Closing the U.S.-Mexico Border During the Pandemic Increased HIV Transmission, Study Finds

A collaborative study led by researchers from the University of California San Diego and Irvine has found that closing the border between San Diego, California, and Tijuana, Mexico, during the COVID-19 pandemic actually increased the rate of HIV transmission, rather than preventing the spread of disease. The findings, recently published in the Lancet, highlight the complex dynamics between border closure, drug use, and HIV transmission.

Studying the Impact of Border Closure on HIV Transmission

The research team, led by Britt Skaathun, Ph.D., adjunct assistant professor at UC San Diego School of Medicine, studied 618 participants from October 2020 to October 2021, focusing on three different groups: people who live in San Diego and cross the border to use drugs in Tijuana, people who live in San Diego and use drugs in San Diego, and people who live in Tijuana and use drugs in Tijuana.

Subjects underwent interviews, answering questions about their demographics, drug use behaviors, sexual behaviors, sexual identity, and border crossing behaviors. Every six months, they gave blood samples and were tested for HIV and hepatitis C.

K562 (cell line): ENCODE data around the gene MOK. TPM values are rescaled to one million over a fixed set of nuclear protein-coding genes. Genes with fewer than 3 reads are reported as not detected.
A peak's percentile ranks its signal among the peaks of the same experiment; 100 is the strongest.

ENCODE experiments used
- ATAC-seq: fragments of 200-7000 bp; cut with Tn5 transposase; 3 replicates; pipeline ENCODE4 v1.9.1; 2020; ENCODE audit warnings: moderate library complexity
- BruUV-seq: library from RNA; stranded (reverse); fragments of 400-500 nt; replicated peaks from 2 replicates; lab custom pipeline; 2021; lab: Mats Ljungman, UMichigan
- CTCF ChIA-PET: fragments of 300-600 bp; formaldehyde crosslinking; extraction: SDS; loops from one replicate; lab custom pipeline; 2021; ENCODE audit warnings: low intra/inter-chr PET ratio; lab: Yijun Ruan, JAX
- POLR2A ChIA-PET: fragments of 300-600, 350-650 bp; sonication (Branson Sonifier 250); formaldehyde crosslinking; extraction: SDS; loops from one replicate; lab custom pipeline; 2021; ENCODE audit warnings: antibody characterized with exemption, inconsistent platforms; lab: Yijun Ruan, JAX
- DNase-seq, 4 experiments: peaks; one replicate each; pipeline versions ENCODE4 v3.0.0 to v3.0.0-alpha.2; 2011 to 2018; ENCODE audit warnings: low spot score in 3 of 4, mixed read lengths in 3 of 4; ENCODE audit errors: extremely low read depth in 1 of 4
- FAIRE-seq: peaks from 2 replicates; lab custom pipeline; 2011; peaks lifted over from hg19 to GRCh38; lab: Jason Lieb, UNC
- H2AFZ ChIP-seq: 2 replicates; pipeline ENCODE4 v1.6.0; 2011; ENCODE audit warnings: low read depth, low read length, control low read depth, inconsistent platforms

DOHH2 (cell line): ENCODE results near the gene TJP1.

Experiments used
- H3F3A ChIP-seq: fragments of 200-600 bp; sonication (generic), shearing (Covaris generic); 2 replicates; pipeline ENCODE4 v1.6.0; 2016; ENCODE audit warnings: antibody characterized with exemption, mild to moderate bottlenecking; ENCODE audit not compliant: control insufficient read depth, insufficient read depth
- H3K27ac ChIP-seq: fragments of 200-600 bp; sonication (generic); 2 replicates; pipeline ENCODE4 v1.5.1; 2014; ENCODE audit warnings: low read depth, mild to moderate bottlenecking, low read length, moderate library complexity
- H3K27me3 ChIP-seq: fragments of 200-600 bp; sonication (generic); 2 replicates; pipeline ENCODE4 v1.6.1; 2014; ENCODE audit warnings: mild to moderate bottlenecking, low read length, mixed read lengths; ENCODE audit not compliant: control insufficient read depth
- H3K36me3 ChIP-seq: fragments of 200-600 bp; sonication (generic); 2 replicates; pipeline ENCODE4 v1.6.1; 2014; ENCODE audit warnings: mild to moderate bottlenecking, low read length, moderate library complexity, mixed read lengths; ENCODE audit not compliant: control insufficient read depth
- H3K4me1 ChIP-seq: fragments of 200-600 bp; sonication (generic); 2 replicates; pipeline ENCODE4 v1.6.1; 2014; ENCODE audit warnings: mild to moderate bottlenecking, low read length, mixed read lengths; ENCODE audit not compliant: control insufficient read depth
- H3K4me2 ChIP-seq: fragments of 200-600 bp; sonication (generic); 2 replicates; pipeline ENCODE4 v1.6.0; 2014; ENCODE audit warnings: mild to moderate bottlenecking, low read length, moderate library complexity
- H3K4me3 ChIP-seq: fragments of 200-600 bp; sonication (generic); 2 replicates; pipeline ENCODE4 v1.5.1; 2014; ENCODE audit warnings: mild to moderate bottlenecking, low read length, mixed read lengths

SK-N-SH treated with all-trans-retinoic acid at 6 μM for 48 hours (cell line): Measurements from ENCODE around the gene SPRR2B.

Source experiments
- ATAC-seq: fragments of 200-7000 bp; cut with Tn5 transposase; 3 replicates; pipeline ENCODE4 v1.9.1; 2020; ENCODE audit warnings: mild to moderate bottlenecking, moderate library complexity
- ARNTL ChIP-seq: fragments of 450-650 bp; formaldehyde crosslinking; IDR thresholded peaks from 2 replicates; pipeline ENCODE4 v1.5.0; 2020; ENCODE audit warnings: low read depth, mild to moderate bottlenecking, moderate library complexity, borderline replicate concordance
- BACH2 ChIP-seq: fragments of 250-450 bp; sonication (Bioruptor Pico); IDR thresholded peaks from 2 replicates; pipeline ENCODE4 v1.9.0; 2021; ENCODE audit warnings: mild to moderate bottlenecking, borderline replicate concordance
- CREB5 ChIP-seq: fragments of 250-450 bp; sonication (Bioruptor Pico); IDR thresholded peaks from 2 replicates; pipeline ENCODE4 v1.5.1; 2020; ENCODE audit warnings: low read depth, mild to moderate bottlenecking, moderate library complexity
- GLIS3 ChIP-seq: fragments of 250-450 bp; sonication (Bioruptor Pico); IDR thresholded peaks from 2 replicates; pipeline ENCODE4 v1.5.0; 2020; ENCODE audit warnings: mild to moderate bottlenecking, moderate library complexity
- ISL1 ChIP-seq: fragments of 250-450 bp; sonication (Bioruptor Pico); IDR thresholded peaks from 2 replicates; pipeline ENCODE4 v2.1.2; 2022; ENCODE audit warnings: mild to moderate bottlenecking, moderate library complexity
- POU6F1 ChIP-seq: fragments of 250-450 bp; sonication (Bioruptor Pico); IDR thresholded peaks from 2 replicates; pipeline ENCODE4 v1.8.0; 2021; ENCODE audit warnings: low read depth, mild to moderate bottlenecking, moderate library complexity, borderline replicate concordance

Combining Molecular Epidemiology and Phylodynamics

Tetyana Vasylyeva, D.Phil., assistant professor of population health and disease prevention at UC Irvine and senior author on the study, analyzed the spread of HIV through the virus genetic data. By combining molecular epidemiology with the questionnaire answers, the scientists found that people were crossing the border in both directions and being exposed to HIV despite government efforts to keep the border closed.

The researchers then applied advanced molecular techniques, including phylogenetics and molecular clock analysis, to identify transmission clusters and estimate the timing of cross-border HIV transmission. They found that during the 18-month study period, nine people contracted HIV, mostly during the pandemic, with all new clusters including sequences from participants on both sides of the border.

“This shows that efforts to build a higher wall or policies to stop immigration will not mitigate HIV spread,” said Vasylyeva.

The study’s findings suggest that closing the border during the pandemic functioned as a structural risk factor, increasing harm rather than preventing it. The authors believe that establishing programs to eliminate HIV transmission at the border, such as harm reduction and substance use treatment services, is a more effective way of preventing viral spread than attempting to close a porous border.

“These findings confirm that HIV has no passport,” says Gudelia Rangel, Ph.D., executive secretary for the U.S.-Mexico Border Health Commission and a co-author on the study.

Keyword/Phrase: HIV Transmission at U.S.-Mexico Border

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